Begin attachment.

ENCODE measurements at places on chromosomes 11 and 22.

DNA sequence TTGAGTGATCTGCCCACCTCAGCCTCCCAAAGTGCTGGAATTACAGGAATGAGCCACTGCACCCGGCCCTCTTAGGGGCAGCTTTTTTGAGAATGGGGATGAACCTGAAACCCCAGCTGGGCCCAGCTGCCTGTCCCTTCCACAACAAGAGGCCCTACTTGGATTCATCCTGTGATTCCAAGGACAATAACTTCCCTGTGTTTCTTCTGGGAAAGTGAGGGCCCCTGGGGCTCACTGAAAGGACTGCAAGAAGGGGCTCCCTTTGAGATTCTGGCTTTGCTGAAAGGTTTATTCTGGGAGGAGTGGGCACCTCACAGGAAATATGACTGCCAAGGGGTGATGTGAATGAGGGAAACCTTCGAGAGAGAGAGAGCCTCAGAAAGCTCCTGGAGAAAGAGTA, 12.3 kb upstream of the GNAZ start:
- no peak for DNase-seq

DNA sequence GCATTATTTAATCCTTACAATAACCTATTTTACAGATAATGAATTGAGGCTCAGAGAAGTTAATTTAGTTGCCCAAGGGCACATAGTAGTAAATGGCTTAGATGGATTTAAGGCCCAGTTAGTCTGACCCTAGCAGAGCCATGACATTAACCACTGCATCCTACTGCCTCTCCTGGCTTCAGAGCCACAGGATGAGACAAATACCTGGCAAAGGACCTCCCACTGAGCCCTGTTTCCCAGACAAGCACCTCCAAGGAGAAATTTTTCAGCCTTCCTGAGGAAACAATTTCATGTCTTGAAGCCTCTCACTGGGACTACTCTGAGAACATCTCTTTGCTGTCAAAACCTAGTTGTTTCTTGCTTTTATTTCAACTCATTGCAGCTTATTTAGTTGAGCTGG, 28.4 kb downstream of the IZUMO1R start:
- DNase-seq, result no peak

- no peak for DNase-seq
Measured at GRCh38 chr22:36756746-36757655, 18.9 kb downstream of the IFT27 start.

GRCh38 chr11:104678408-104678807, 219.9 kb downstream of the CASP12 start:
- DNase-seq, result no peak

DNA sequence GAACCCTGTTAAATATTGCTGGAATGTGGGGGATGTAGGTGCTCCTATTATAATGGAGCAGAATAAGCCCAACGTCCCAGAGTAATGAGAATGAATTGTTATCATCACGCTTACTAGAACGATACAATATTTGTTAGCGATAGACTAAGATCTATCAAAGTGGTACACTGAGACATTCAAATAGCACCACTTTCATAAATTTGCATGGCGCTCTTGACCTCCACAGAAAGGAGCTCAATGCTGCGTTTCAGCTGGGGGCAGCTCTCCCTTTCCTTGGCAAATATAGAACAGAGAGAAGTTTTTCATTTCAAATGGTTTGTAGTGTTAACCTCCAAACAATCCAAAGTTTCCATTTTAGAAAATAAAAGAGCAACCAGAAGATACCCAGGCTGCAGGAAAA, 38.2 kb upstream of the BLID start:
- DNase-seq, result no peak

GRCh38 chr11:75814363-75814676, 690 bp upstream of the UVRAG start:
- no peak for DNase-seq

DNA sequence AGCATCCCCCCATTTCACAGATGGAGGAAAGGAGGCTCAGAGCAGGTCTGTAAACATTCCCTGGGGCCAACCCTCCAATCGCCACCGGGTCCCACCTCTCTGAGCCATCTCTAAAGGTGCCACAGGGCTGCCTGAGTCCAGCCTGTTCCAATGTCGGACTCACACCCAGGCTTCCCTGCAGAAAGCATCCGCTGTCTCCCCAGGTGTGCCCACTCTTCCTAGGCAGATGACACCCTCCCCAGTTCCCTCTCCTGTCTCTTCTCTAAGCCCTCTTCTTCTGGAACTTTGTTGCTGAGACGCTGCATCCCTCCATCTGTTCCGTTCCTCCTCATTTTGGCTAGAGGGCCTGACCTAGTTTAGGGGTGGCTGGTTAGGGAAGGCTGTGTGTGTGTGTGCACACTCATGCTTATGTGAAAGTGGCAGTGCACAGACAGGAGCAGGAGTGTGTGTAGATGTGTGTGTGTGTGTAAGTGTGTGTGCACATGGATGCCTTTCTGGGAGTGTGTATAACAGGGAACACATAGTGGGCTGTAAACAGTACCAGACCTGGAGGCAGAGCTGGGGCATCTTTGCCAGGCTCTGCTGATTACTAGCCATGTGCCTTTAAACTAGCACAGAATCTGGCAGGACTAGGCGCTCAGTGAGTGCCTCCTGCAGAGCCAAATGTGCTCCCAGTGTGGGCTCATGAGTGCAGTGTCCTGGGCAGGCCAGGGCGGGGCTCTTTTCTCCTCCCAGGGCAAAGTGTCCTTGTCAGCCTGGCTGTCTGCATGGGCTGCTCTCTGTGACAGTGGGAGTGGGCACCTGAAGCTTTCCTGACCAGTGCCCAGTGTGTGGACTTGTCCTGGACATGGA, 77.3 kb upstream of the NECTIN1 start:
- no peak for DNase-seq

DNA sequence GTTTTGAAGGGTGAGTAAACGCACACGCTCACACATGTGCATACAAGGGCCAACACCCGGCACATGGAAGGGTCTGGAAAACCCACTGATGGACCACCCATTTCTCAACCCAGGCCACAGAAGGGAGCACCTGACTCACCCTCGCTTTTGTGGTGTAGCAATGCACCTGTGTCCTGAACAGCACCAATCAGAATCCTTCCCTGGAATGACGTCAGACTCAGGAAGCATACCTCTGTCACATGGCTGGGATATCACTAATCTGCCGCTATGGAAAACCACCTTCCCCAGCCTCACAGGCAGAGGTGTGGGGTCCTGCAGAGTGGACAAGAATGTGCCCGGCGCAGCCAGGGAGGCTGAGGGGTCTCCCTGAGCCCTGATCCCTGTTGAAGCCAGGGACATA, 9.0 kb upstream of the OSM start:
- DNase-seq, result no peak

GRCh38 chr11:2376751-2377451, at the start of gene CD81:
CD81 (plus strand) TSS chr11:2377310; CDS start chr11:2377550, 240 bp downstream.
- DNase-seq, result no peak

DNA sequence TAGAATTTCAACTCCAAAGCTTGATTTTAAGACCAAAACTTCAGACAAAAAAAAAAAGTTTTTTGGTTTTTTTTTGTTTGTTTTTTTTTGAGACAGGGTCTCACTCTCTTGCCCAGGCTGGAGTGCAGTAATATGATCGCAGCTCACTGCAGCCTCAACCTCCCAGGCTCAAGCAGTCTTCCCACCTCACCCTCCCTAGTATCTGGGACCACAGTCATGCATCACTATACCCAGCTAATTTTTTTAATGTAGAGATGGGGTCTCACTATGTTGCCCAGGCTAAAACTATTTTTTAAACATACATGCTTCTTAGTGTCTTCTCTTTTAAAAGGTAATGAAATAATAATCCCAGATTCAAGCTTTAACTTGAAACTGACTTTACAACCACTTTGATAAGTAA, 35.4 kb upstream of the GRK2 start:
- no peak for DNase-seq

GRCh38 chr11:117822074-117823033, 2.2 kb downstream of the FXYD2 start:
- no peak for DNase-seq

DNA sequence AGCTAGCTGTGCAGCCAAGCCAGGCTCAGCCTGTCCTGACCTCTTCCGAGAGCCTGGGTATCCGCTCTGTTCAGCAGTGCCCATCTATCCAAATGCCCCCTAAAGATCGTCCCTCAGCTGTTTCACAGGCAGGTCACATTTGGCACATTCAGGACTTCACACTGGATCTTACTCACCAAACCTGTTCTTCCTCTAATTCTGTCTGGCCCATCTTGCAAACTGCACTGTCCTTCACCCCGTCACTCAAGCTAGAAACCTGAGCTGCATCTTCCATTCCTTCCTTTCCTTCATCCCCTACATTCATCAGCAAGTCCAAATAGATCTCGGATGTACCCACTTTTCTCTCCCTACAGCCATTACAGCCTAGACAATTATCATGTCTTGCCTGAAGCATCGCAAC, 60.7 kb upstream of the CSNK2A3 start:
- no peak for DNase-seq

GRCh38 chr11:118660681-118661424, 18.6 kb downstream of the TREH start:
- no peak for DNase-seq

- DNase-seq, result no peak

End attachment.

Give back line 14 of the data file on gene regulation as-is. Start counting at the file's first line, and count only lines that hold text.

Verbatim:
DNA sequence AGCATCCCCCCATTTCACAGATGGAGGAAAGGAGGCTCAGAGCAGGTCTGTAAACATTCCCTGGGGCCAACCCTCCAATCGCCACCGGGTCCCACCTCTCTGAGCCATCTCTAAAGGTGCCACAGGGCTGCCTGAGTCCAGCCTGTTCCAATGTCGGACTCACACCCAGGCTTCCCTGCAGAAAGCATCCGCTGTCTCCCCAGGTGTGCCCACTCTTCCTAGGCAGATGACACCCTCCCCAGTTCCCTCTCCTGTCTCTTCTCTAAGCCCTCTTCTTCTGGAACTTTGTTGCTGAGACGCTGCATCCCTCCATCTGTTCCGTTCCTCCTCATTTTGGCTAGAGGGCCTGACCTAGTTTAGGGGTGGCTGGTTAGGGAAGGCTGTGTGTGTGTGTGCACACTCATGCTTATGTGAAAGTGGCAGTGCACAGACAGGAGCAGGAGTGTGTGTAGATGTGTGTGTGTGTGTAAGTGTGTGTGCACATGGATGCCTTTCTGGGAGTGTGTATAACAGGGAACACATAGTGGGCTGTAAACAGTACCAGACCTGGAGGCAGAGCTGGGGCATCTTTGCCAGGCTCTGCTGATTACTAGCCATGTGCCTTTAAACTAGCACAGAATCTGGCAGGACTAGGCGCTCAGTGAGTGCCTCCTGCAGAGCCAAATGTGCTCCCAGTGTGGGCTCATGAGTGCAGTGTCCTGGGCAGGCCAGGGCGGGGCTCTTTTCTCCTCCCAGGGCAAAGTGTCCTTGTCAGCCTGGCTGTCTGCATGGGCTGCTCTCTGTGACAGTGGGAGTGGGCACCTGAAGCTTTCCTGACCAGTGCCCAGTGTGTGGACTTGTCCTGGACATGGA, 77.3 kb upstream of the NECTIN1 start: